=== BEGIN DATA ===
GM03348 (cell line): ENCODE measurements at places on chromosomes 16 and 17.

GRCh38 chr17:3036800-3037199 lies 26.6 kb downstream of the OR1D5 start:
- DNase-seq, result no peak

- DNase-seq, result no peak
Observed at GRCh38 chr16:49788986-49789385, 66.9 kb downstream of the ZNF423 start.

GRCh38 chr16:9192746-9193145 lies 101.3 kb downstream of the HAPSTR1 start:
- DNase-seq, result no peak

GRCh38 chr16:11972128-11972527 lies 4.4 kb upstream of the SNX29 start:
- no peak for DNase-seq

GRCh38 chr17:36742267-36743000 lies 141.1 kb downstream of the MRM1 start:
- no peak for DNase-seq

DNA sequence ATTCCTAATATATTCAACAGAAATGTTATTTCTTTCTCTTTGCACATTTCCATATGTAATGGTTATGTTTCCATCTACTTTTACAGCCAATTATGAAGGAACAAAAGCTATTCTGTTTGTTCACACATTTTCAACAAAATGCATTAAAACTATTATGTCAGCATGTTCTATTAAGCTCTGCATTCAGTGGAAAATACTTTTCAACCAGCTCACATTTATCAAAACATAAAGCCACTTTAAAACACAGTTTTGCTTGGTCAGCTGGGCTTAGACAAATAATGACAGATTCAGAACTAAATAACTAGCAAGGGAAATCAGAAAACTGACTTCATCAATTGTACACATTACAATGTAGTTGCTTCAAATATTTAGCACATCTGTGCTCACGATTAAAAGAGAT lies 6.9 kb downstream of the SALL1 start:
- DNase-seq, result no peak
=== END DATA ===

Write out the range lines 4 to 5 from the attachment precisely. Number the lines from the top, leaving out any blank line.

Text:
- DNase-seq, result no peak
Observed at GRCh38 chr16:49788986-49789385, 66.9 kb downstream of the ZNF423 start.